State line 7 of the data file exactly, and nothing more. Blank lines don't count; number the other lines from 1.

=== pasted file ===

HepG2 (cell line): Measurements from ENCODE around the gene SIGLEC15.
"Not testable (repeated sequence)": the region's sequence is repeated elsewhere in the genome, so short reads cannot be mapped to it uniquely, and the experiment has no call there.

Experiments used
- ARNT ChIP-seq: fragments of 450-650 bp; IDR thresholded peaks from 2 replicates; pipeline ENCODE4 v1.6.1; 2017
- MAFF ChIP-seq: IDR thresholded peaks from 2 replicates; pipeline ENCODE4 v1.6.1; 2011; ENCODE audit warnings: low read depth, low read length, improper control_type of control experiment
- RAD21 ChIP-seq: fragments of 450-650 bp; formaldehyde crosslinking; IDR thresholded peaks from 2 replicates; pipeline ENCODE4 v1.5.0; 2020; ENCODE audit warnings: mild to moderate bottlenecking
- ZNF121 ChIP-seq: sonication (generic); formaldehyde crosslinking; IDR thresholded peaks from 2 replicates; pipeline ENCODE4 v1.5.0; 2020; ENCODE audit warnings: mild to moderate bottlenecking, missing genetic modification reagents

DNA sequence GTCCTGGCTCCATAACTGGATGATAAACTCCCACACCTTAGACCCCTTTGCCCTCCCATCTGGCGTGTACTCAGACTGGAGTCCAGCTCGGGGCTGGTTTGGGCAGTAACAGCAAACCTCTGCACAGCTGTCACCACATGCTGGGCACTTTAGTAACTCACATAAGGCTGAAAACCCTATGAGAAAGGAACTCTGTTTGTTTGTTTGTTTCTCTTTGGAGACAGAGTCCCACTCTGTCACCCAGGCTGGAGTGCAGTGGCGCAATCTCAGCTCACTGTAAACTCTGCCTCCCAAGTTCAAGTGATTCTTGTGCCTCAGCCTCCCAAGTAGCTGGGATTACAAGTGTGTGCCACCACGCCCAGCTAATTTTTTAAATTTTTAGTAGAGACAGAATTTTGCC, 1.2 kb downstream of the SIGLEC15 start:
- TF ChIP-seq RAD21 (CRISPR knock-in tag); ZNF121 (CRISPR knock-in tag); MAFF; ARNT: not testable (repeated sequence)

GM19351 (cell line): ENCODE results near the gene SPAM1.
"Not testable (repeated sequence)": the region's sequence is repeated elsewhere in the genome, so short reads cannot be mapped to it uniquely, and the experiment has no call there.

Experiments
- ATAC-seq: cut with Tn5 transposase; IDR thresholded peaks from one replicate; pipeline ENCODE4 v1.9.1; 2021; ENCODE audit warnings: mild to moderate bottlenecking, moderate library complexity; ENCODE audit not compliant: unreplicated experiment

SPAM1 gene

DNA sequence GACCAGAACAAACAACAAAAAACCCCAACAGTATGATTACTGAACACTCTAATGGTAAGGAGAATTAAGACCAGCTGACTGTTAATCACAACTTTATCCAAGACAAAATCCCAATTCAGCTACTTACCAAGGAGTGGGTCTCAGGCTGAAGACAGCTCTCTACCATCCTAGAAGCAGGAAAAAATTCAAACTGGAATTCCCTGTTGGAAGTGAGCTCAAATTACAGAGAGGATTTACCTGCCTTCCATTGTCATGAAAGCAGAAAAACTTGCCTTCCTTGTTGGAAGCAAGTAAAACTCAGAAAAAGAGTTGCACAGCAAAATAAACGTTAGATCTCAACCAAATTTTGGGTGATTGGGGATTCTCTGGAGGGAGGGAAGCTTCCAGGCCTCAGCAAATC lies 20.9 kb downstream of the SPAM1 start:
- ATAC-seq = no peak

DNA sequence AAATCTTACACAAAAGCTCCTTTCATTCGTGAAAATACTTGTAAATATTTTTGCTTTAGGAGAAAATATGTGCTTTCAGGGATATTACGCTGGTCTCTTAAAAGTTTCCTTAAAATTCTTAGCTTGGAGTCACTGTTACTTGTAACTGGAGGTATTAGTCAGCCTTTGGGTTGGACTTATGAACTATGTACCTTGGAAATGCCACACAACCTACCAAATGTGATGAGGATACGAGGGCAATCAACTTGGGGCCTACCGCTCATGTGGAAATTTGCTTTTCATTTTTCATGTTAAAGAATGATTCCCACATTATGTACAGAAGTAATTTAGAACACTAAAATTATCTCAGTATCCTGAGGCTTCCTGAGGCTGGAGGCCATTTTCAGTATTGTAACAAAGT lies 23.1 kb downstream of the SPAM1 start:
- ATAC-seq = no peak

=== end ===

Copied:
- ZNF121 ChIP-seq: sonication (generic); formaldehyde crosslinking; IDR thresholded peaks from 2 replicates; pipeline ENCODE4 v1.5.0; 2020; ENCODE audit warnings: mild to moderate bottlenecking, missing genetic modification reagents